For over a year after Hurricane Irma and a city stormwater construction project barreled and burrowed through the nine-hole Ocean Palm Golf Club in Flagler Beach, it was like the War of the Roses between the club and the city. As late as last September the city commission placed the golf course on probation and threatened to end its lease over conditions of greens the city thought were not up to par.
That’s all over. Terry McManus and his Flagler Golf Management Group changed management, vastly improved the grounds, added a lot of new equipment, opened a restaurant that just got a full liquor license as well. Ocean Palm has been running tournaments and leagues, and it’ll be adding new events every week along with outside entertainment, corn hole, bocce ball, croquet and horseshoe games. It’s taken “a lot of pain, effort, bood, sweat and tears and money,” McManus said today.
“They’re off the radar, totally off the radar now, they’re on their own,” Flagler Beach Commissioner Rick Belhumeur said. “They’re doing well. They’ve got a bunch of new equipment, they’ve got a bunch of new carts,” and most importantly, the greens, after a lush growing season, are back in shape. “Everything is good.”
Thursday evening the Flagler Beach City Commission approved a lease amendment with Flagler Golf Management that essentially ratifies the new relationship as its sets the sort of standards the city expects the course to maintain. The two sides did not have such an agreement in the lease when it was first signed in November 2015, and course quality had been a recurring point of contention since, to the point that the city found the course in default last year, giving McManus a deadline (then another) to improve the course. He did.
The city, the new agreement states, “is satisfied with the current condition of the greens and fairways as a minimal standard to be maintained.” Thursday’s agreement includes a few photographs of the course (see below) in the condition it’s in now. Those photographs will now be “photographic representation of the minimal standard at which the greens and fairways shall be maintained.
“They’ve done what they said they were going to do,” City Manager Larry newsom said. “I went out there and played Sunday in the tournament and the course is really coming around.” Newsom said McManus is a lot more present at the course than he was in the past, when it was having its difficulties–difficulties that were by no means of the course’s doing, for the most part: aside from Hurricane Irma’s disruptions, which affected the whole city, city crews dug through the course to build a drainage system that made the course unplayable for months. The disruptions led to disputes between the city and golf management over compensation figures. Those disputes were never fully resolved.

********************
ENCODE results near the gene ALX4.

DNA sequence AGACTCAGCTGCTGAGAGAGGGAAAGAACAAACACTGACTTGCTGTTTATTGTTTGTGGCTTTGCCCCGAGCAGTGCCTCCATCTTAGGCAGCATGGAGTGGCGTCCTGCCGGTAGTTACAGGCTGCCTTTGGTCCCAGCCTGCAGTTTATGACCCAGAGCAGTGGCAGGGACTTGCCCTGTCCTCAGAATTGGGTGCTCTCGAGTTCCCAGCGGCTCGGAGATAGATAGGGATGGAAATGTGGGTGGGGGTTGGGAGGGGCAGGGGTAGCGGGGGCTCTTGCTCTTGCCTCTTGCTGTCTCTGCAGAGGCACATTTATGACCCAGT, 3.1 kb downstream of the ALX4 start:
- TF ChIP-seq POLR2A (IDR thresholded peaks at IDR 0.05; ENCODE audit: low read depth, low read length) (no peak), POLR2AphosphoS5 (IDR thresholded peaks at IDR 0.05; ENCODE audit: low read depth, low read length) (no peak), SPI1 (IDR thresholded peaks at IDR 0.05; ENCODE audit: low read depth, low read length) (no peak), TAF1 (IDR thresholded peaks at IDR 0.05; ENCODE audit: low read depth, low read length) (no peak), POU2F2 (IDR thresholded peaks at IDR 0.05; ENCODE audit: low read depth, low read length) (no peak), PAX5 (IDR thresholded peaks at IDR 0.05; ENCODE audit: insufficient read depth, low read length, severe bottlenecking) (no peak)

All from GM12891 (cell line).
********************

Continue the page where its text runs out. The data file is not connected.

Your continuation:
There’d also been accounting issues, with financial reports being turned in late or not at all, and not in formats the city was requesting. All of that, too, is in the past. “They’re taking care of what they have to with the city,” Newsom said, paying their bills on time and submitting the required reports, “so we have no complaints from our budget department.”
Newsom said the golf course is doing what it was intended to do after the city acquired it in a foreclosure sale in 2013 for almost $500,000, after it had sat unused and overgrown since 2008: it’s bringing back golf recreation to the city, and doing so in line with golf trends. Private and municipal golf courses were severely battered by the Great Recession and the nation’s changing demographics, which caused a huge collapse in golf’s popularity and the closure of thousands of golf courses across the country. But nine-hole courses are making a comeback. Newsom said, because they’re more amenable to modern schedules and time commitments, which don’t permit lingering too long on a golf course. And for those who want to play 18 holes, they can always replay the course.
McManus is looking past the difficulties with the city. “At this point they’ve been very supportive of us, they’ve done a lot of things to help us get from A to B,” he said. “If we get through this grow season, we should have the nicest product they’ve seen here in many, many years.”